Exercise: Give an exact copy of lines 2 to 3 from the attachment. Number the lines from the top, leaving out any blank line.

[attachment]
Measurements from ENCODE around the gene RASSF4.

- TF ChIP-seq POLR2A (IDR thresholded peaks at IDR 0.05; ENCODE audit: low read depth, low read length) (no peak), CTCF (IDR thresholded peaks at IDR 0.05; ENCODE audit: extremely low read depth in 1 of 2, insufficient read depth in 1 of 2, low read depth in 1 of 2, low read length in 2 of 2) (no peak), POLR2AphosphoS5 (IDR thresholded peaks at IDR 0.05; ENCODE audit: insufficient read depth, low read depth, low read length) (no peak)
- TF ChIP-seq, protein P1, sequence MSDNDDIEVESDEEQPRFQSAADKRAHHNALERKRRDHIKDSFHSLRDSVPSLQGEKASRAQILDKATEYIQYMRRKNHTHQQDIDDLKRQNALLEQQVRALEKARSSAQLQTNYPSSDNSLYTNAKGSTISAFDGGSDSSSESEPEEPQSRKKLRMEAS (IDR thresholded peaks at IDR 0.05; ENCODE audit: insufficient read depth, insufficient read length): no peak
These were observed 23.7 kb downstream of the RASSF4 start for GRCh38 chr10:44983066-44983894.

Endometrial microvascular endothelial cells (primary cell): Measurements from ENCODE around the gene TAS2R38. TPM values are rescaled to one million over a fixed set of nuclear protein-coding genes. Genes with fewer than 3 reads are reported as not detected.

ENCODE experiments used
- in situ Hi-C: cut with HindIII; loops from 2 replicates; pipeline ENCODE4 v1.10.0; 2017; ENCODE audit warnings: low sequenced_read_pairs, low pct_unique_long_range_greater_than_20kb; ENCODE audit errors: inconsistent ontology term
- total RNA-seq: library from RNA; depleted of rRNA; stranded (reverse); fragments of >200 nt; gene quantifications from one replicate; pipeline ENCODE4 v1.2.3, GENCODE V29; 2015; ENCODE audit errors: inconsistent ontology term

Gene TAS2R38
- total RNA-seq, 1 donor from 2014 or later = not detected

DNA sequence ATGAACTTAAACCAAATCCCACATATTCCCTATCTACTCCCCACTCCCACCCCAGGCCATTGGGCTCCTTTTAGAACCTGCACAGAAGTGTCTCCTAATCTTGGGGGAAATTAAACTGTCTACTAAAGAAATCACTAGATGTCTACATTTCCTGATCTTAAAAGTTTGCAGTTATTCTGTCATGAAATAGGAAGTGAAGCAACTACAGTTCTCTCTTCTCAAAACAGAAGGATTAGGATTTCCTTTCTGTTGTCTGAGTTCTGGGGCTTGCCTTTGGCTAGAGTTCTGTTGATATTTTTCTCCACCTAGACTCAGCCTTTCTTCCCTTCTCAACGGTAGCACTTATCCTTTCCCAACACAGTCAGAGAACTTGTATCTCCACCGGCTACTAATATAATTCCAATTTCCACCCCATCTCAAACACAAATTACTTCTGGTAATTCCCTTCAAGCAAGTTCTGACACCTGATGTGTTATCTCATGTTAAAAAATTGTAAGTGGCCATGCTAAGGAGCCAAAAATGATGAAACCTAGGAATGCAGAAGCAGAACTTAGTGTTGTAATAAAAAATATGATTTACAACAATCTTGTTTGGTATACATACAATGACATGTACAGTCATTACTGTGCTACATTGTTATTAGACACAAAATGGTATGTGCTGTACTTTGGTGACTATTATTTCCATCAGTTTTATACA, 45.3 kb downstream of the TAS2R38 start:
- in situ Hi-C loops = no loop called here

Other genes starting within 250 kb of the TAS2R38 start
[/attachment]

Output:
- TF ChIP-seq POLR2A (IDR thresholded peaks at IDR 0.05; ENCODE audit: low read depth, low read length) (no peak), CTCF (IDR thresholded peaks at IDR 0.05; ENCODE audit: extremely low read depth in 1 of 2, insufficient read depth in 1 of 2, low read depth in 1 of 2, low read length in 2 of 2) (no peak), POLR2AphosphoS5 (IDR thresholded peaks at IDR 0.05; ENCODE audit: insufficient read depth, low read depth, low read length) (no peak)
- TF ChIP-seq, protein P1, sequence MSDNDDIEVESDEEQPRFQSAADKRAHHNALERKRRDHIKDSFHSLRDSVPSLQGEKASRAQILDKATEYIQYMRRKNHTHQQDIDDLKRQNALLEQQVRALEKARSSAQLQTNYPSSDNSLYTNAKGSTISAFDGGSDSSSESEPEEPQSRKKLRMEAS (IDR thresholded peaks at IDR 0.05; ENCODE audit: insufficient read depth, insufficient read length): no peak